The second defeat of 155

Catalan MonitorNews Roundup

Photo: Inés Arrimadas, in the Catalan parliament (Credit: Vilaweb)

By Pere Martí

17th January, 2018

Constituting the board of the Parliament of Catalonia

The first defeat of the bloc of parties that supported the application of article 155 was the autonomic elections of December 21st, convened by Mariano Rajoy. That day, after an unprecedented judicial and political offensive, the independentists revalidated their absolute majority, with seventy seats, and the unionists remained at fifty-seven. Sadly they did not admit defeat and continued to act as if nothing had happened, applying repressive policies and levelling even harsher policies against independentist leaders whilst maintaining the clamp-down on self-government.

The second defeat took place during today’s plenary session held to constitute the parliament and elect a speaker, during which the independence majority made itself known, as did the attempts by the 155 bloc to take them down. The unionists were served a reality check, as they watched, vote by vote, as Roger Torrent was elected speaker of the chamber, and the board held on to a pro-independence majority, despite the absence of eight deputies, imprisoned, or exiled. The delegation of the votes of the deputies Oriol Junqueras, Jordi Sànchez and Quim Forn, who are in prison, was key. This delegation of votes, which was authorized by Judge Llarena, whivh Arrimadas tried to challenge unfruitfully, because Ernest Maragall, presiding, as the ranking member, dispatched her challenge without any difficulty. Iceta supported the delegation of the vote, in a gesture that seemed to show a distancing from the 155 bloc but the gesture was over when the PSC fell back into line and voted for the Ciutadans party candidate José María Espejo-Saavedra, sitting next to the PP.

The tone of the session was relatively calm despite the exceptional circumstances of a chamber filled with yellow bows to emphasise the absence of the president of the Generalitat and the rest of the government’s members. Ernest Maragall took it upon himself to remind everyone of the situation in which we find ourselves, in a first high-voltage speech. The protesting tone of Maragall was in stark contrast with the intentionally institutional tone of Torrent, almost as if their roles had been pre-cast. The new speaker, aware that from now on he will be in the sights of Spanish justice, spoke in measured words. He made no reference to a new Republic, which irritated the CUP, but spoke energetically about social policy and equality. An equality that Elisenda Alamany reproached was not reflected in the new board’s gender split, despite the candidate from Catalonia in Common, who did not obtain enough votes, being a man, Joan Josep Nuet.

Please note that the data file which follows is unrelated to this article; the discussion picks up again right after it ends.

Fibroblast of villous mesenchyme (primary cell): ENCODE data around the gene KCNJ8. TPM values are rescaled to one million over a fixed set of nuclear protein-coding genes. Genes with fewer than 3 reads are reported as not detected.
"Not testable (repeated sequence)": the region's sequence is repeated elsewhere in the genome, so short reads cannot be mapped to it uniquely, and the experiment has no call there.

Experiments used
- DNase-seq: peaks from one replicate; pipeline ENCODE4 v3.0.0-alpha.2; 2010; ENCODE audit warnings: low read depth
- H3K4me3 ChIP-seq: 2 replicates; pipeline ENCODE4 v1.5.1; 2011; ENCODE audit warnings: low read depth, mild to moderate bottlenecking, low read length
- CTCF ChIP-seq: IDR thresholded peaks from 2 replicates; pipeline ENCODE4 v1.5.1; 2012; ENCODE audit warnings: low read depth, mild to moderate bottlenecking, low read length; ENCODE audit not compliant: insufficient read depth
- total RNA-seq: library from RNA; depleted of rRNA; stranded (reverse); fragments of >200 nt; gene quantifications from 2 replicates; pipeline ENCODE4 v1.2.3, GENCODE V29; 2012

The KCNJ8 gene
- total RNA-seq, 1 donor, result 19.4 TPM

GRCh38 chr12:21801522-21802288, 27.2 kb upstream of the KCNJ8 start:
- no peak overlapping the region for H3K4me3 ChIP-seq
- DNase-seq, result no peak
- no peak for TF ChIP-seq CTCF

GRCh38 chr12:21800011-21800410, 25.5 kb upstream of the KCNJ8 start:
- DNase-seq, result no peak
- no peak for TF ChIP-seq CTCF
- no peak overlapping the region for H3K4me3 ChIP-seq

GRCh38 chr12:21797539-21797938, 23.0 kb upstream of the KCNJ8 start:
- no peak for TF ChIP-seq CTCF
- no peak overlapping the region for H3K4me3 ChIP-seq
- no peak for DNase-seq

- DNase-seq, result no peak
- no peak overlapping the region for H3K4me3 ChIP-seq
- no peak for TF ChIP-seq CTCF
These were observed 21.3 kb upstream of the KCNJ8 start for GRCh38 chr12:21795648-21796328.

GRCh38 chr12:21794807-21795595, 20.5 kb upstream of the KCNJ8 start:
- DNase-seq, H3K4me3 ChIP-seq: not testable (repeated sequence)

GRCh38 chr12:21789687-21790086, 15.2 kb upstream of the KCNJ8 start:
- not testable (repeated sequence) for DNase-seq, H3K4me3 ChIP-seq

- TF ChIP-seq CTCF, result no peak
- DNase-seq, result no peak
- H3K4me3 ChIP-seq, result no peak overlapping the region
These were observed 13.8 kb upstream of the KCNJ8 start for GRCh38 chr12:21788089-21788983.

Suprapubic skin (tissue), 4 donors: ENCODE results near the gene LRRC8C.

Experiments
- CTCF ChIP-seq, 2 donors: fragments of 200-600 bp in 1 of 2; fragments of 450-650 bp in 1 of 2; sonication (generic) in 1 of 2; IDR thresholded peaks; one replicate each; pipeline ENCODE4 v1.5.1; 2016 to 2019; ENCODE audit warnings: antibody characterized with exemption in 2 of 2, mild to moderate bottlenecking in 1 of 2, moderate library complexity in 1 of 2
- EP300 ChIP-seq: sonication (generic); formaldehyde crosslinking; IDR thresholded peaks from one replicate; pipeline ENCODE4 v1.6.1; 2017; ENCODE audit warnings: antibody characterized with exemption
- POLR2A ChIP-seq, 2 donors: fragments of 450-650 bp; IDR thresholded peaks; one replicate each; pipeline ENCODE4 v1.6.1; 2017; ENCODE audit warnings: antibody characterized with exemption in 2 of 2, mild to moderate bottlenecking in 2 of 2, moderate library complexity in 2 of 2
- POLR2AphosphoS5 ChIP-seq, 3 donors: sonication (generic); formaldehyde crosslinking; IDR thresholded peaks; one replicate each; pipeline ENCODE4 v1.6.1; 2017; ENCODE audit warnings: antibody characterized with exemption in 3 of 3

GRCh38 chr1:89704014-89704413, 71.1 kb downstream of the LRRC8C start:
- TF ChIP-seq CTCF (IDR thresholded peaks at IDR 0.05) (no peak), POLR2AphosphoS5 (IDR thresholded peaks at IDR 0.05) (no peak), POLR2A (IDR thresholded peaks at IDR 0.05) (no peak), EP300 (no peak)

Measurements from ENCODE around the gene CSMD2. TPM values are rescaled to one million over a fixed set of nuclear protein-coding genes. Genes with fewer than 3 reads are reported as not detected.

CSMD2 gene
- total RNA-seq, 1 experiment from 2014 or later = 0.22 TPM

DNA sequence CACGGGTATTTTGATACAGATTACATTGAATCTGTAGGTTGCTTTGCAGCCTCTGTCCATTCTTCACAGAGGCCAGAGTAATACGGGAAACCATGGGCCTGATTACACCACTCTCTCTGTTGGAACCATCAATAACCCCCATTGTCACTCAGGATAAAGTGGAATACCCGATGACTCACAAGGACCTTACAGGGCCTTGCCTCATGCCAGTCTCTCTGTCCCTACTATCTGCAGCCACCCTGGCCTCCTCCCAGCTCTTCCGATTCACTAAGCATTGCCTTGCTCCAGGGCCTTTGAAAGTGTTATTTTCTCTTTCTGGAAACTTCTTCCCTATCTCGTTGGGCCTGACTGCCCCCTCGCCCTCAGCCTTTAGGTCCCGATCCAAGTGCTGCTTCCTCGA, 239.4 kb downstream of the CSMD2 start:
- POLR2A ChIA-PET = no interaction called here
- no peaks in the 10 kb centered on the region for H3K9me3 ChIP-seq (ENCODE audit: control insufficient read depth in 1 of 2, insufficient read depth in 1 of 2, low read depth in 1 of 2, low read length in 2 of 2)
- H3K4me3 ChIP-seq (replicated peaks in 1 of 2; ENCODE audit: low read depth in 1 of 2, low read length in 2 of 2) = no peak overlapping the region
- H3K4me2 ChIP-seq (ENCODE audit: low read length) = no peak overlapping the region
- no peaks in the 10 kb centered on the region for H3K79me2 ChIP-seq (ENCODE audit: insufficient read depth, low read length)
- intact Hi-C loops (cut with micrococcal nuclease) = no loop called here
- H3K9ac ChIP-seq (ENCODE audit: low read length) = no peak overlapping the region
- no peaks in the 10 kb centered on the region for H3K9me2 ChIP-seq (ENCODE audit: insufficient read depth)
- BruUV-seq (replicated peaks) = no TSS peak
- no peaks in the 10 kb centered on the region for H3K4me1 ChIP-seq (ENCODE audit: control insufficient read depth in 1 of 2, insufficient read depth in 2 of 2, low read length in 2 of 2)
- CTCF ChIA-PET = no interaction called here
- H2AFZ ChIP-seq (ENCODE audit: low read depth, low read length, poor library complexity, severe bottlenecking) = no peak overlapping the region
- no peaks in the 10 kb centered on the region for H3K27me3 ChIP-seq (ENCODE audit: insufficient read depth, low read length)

The aim of the independence majority was to regain control of the parliament with the utmost normality and for that reason, Together for Catalonia and ERC only requested that votes be delegated for the three prisoners, which Judge Llarena authorized, and not for those in exile, which would have motivated the government to refer the case to the Tribual Constitucional beforehand. Once they reached their goal of regaining control, they will now pave the way for the inauguration of Carles Puigdemont, with another argument: why can one vote from prison and not from Brussels? We’ll find the answer out, in 10 days.

More international pressure

As the days go by, the pressure on Mariano Rajoy grows to hold discussions with the future Catalan government. While the EU remains officially silent, the prime minister of a member state, Ireland, formally requested, via the European parliament, for Rajoy to negotiate with the future Catalan executive, because dialogue is the only solution. The statement, made after a question from the MEP of the ERC Jordi Solé, is of importance, because he is a prime minister and shows that there can be differences between the official position of the Commission, controlled by Spain, and the opinions of the leaders of each country, where there is more diversity. Another example was the statement by the chairman of the German Circle of Executives, in Barcelona, Albert Peters, who this week has not only expressed himself in favor of a negotiation, but has asked Rajoy to consider accepting a remote investiture of Carles Puigdemont. This is one of the most influential interest groups in Catalonia, made up of German and Austrian entrepreneurs.

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